to learn electronics" or "want to build things". The experience of
    building will help to put the theory in context.

    I once bought a dictionary of electronic terms, and while I've never used
    it that much (when I bought it I was already loaded with books), it is
    still useful every so often to look up a term. I don't know if that
    sort of thing is still available.

  4. Jamie

    Jamie Guest

    Go to radio shaft, and get one of those 101 Kits. it has all the
    components with in, that are reusable.. it's a great tool for
    getting started.."
  5. Sjouke Burry

    Sjouke Burry Guest

    Why not download a very solid Navy electronics course??
    Very good and very cheap, zero cents.
  6. You'll almost certainly find that no one book will be right for you,
    and recommendations won't mean much. You have to read a whole bunch of
    them, and some of them will "click" for you and others won't.
    The Talking Electronics books are quite eclectic but do a pretty good
    job for the beginner:

  7. Claude

    Claude Guest

    Here is what I am using, it doesn't get any simpler. It is a course book of
    57 lessons and you buy the component kit that comes with it in a nice little
    tool box complete with breadboard and jumpers. The book and kit are 100%
    compatible. The kit is exclusively sold by The kit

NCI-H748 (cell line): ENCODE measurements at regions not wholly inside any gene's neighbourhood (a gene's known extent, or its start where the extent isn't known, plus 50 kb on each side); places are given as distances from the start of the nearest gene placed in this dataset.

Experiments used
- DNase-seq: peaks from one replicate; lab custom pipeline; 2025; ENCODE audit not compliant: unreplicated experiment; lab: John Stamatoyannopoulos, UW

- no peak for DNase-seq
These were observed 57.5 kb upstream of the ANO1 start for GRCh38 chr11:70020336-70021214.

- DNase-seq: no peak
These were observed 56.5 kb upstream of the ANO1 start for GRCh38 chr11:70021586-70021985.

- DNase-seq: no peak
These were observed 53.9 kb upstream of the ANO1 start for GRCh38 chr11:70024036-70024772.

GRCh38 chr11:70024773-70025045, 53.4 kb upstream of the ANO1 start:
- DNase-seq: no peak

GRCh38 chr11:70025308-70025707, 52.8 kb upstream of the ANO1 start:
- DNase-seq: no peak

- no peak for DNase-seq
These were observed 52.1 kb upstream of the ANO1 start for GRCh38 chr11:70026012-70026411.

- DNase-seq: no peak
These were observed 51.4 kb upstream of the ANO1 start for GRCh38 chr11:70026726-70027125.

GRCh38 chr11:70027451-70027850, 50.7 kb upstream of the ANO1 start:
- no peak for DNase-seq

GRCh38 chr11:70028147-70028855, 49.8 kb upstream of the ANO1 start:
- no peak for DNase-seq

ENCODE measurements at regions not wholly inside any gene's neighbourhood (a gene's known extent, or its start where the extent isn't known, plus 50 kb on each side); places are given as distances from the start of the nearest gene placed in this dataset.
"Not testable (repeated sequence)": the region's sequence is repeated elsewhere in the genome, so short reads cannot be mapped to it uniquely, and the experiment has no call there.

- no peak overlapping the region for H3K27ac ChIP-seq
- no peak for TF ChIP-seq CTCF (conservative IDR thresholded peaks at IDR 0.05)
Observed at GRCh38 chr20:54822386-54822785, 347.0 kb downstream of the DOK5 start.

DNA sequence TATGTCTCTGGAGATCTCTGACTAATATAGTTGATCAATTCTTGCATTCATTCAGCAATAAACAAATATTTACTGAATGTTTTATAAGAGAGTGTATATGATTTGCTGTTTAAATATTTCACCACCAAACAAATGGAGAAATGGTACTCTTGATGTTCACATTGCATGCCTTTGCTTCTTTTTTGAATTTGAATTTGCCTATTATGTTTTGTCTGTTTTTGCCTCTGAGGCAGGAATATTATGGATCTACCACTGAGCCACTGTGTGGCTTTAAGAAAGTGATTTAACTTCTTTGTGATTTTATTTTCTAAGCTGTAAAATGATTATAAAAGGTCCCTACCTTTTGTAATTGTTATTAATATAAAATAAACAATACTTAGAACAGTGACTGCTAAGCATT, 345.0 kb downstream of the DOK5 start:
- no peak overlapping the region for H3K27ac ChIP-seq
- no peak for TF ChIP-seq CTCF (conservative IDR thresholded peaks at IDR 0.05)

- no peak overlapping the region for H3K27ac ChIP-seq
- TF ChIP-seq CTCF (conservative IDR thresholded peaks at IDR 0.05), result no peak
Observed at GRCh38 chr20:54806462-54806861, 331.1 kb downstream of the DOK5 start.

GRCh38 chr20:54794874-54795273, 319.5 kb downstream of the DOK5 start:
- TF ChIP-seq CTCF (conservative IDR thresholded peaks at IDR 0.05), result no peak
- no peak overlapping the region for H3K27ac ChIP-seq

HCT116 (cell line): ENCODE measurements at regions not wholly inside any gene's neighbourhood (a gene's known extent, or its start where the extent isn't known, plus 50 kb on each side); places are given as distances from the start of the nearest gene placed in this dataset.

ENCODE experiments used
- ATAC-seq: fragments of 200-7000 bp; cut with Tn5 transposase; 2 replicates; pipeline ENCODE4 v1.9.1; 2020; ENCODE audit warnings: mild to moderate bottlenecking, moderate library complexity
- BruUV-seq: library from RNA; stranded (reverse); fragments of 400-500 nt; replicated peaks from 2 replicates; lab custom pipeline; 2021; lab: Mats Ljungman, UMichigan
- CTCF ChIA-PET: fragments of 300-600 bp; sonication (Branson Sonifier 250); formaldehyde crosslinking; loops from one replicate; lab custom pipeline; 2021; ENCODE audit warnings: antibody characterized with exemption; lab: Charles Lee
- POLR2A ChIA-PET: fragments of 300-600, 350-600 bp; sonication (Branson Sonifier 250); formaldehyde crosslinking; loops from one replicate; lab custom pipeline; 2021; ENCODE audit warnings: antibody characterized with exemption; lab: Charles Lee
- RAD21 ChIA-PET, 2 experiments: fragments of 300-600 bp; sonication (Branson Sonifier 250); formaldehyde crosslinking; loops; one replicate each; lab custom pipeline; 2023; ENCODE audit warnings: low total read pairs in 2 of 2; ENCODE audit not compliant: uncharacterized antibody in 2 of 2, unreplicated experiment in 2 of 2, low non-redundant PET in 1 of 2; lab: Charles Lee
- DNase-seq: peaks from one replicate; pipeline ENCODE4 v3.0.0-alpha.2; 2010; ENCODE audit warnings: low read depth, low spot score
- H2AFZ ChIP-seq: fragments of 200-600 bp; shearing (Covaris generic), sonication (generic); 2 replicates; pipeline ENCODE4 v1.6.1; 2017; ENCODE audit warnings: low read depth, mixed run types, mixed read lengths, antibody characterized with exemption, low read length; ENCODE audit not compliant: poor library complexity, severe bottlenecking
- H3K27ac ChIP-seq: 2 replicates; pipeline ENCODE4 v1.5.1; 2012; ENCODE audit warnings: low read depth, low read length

is loaded with all of the required components and cost approximately 35%
    less than if bought separately. The book covers some theory then immediately
    has you breadboarding the lesson. They start with the schematic and pictures
    of the breadboard then wane you off of the breadboard pictures. The book has
    a few errors but the author maintains the required corrections on his site.
    The course takes about a 100 hours to get through if you are passionate.
    There was an error in the NOR and NAND gates lesson that threw me out for 2
    days until I checked the site ( schematics where reversed)

    Check out the author's site for more questions, answers and examples.

    There is an Abra in Montreal Canada and one in the state of New-York, same
    owner and they do most of their business on-line. Very reputable and cater
    mostly to educational institutions.

    The way the Navy course suggested in the other posts is outstanding!!!!! If
    there is one thing where the military excel in it is course design. It is
    thousands of pages so when I get confused on a concept in my Evil Genius
    course I check out the Navy course. It is a theory course, no practical
    experiments at all.

    Are you lazy? I know I am so there is a 40 hour electronics course on
    Youtube given by a university in India. The teacher Mr Natarajan has a bit
    of an accent but the course is awesome. He power points the theory then
    breadboards everything in front of you. Those 40 hours are worth 2 years of
    school!!!!! The reason they did this very professional course is to be able
    to train people in remote areas of India who can't get to a proper
    institution. I would have paid good coin if they had charged for this

    If nothing above helps consider knitting :eek:)

  8. neon


    Oct 21, 2006
    best book is system analysis by phillis & cutler godd enough for someone to steal it from me at work.